Apart from these investigations, literature is still scarce on liver involvement in A-T. Although not investigated in previous studies, it can be speculated that liver disease indicates a more severe course of A-T, going along or maybe even aggravating neurological decline. In general, liver disease leads to accumulation of toxic metabolites, e.g., ammoniac, which harms the nervous system. It is well known for decades that there is a relationship between normal liver cell function and brain (21–23). Pruritus in cholestasis patients and profound fatigue are often described in chronic liver disease and both symptoms are commonly reported by older A-T patients (1, 2).Nevertheless, the relationship between fatigue, pruritus and liver disease is unclear and may be in part due to premature aging of the skin and not caused by liver disease.
In this investigation we aimed to characterize not only the evolution of liver disease by liver enzymes, CRP, abdominal ultrasound but also its relation to the neurological status studied by Klockgether Ataxia Score (KAS) in a large cohort of A-T patients.
Materials and Methods
In a retrospective analysis from August 2002 to August 2018 we studied data of 67 classical A-T patients from the Frankfurt A-T cohort aged 1 to 38 years regarding CRP, liver enzymes (GGT, ALT, AST), abdominal ultrasound and neurological status according to the KAS (24). Longitudinal data were available of 56 patients. All patients were clinically and/or genetically diagnosed with A-T according to recent World Health Organization (WHO) recommendations.
We compared patients <12 years of age (group 1, n = 37) to patient ≥12 years (group 2, n = 30). Patients with longitudinal data in both groups were assigned to the group for which more measurements were available.
Patients who had experienced chemotherapy and/or stem cell transplantation (n = 5) were excluded from the record after treatment. A total of 143 measurements were included in group 1, 173 in group 2.
The data presented were collected from two non-interventional clinical trials at the children's hospital Frankfurt. Both trials were registered at clinicaltrials.gov 2012 (Susceptibility to infections in ataxia telangiectasia; NCT02345135) and 2017 (Susceptibility to Infections, tumor risk, and liver disease in patients with ataxia telangiectasia; NCT03357978). The study was approved by the responsible ethics committee in Frankfurt (application number 504/15 and 121/12).
The study was conducted following the ethical principles of the Declaration of Helsinki, regulatory requirements and the code of Good Clinical Practice.
AFP, GGT, AST, ALT, CRP, cholesterol, and triacylglycerol (TAG) were determined in the serum of whole blood from a total of 67 patients. We used our data base to collect the parameters retrospectively. In case of multiple blood results within <6 months, the median within that period of time was taken into consideration.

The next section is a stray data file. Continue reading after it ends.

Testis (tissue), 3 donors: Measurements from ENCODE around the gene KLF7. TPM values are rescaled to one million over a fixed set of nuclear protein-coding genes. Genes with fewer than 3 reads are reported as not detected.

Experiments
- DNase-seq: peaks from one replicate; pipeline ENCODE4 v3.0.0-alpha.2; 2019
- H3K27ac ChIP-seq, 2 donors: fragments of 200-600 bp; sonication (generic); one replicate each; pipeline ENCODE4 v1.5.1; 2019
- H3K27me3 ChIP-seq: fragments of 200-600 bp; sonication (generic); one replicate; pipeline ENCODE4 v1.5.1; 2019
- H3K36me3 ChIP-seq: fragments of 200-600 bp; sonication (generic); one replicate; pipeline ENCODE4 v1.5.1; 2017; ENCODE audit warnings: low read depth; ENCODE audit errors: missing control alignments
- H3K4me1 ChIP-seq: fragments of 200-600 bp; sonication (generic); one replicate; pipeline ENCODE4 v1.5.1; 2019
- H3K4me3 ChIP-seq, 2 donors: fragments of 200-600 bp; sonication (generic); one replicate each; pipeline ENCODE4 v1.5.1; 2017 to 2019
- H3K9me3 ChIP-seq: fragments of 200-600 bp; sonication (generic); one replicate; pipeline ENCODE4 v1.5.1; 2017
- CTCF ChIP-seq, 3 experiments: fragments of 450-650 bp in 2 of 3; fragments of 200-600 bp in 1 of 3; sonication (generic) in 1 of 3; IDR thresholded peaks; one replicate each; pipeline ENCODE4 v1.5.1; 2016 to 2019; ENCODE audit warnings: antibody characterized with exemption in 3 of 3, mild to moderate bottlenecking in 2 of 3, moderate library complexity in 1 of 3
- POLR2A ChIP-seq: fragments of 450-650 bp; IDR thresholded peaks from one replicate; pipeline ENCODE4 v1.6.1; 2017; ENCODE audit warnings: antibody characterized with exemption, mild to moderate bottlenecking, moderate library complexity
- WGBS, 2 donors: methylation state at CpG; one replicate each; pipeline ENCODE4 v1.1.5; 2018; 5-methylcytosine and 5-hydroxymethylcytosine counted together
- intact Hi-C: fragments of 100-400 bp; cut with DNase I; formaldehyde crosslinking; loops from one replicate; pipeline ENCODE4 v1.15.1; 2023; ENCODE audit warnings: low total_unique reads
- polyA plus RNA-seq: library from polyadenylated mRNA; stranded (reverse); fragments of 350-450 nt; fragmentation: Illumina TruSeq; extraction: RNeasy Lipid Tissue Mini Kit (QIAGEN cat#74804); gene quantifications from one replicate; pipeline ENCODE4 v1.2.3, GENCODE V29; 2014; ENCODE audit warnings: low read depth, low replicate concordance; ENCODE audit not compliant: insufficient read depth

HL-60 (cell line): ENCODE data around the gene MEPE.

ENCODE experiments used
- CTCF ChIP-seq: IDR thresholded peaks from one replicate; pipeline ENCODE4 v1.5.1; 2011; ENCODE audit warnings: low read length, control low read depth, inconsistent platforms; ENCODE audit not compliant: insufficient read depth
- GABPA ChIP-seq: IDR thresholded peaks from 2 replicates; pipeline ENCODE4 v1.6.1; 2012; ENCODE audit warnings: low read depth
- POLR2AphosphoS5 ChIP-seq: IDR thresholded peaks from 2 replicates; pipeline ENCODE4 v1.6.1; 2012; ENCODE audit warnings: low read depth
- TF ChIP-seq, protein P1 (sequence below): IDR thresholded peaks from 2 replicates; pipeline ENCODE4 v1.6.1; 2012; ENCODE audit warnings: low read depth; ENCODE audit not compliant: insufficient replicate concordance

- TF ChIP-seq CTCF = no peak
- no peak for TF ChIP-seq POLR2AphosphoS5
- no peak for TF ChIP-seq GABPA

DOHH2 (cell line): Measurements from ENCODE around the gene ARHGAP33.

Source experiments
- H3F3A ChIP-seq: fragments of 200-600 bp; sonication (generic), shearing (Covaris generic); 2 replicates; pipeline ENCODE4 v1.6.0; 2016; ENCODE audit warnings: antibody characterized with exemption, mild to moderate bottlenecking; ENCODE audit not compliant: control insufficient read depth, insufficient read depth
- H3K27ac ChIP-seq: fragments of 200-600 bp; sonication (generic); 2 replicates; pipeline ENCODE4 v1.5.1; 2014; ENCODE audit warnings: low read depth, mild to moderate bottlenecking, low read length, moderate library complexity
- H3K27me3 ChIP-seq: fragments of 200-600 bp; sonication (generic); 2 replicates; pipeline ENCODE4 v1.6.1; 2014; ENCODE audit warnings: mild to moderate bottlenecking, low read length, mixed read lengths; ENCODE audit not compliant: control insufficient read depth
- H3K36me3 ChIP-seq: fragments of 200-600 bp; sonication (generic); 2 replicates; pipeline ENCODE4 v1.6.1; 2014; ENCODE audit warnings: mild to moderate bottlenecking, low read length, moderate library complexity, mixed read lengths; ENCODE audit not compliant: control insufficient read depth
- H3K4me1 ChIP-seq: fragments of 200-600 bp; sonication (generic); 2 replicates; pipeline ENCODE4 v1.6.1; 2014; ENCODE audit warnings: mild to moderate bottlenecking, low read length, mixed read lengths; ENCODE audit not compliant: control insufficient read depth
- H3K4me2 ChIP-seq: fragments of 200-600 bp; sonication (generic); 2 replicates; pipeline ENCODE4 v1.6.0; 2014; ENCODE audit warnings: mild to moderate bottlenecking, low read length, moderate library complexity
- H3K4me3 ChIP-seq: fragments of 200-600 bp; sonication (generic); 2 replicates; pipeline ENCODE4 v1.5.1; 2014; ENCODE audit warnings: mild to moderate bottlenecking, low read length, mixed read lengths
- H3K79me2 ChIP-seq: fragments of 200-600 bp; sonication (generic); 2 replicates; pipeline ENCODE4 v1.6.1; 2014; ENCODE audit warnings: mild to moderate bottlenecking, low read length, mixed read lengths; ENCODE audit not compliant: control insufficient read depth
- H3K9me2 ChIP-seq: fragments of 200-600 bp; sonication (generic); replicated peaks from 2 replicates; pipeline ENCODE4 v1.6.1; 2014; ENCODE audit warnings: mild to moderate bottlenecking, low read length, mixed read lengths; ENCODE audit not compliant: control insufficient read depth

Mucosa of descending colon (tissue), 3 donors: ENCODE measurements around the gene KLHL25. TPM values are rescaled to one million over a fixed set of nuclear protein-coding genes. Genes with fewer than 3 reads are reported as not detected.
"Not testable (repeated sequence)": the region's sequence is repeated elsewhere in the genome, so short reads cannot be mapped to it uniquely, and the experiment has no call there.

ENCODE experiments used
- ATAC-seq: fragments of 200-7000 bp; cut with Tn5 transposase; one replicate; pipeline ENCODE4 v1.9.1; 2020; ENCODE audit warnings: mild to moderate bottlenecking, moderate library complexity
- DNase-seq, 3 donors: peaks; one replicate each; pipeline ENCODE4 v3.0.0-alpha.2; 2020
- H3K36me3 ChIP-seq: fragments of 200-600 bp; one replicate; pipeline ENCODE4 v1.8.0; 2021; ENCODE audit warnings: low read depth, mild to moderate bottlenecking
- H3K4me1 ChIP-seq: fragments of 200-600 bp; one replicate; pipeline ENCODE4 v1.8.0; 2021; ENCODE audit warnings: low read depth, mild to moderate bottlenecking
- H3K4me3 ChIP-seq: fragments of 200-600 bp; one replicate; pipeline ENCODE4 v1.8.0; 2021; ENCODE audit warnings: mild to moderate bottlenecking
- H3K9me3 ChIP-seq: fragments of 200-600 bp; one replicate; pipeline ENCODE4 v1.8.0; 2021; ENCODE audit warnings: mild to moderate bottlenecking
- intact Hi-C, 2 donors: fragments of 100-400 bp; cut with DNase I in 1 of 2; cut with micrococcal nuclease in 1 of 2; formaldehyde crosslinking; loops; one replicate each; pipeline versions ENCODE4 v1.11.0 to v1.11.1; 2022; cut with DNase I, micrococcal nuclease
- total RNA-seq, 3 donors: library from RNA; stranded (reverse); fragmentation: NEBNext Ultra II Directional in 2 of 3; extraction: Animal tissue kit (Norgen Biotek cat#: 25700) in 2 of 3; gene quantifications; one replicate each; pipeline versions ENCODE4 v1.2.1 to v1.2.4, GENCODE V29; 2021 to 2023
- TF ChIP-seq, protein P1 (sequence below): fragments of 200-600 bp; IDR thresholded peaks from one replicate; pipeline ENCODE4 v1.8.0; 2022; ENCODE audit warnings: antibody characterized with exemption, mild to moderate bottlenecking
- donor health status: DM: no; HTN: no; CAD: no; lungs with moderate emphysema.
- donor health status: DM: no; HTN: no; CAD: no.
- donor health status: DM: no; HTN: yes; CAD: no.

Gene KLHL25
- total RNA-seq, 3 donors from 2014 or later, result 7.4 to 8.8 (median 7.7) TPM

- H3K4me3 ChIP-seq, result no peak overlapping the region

Abdominal ultrasound was performed by a pediatric radiologist (group 1 and group 2). The reports were taken from our data base.
All A-T patients (group 1 and group 2) were examined by a pediatric neurologist as recently described (25). Disease progression was classified according to KAS (24). Gait ataxia, standing ataxia, ataxia of the upper and lower extremity, dysarthria, intention tremor and dysdiadochokinesis were assessed. Impairment is evaluated in points from zero (nonexistent) to five (maximum deficiency) so that the maximum score is 35 points.
For statistical analysis GraphPad Prism 5.01 (GraphPad Software, Inc.) and R version 3.2.4 (R Foundation for Statistical Computing, Vienna, Austria) were used. Values are presented as arithmetic means with standard deviations (SDs). For comparisons between the two study groups, two-tailed Mann- Whitney- U-test was applied. Correlations were analyzed by Spearman's correlation coefficient. Liver enzymes (ALT, AST, GGT) were defined as primary variables. The secondary variables included AFP, CRP, cholesterol, and TAG and KAS. In addition, a multivariable linear mixed effect regression analysis was performed and normality assumptions for residuals were checked for this analysis.
P-values ≤ 0.05 were considered significant.
We investigated 67 patients with A-T for liver disease. Patients were divided according to age into two groups (group 1: 37 patients aged <12 years, group 2: 30 patients ≥12 years). At least two measurements of liver enzymes were performed within a minimum interval of 6 months in 56 patients (longitudinal data). The median follow-up period was 4 years (1–16 years). A total of 316 liver enzyme measurements were performed.
Figure 1. Comparison of GGT [U/L] between A-T patient <12 years of age (n = 127) and ≥12 years of age (n = 156). Graph is shown as logarithmic scale p < 0.0001.
Figure 2. Comparison of ALT [U/L] between A-T patient <12 years of age (n = 138) and ≥12 years of age (n = 164). Graph is shown as logarithmic scale p < 0.0001.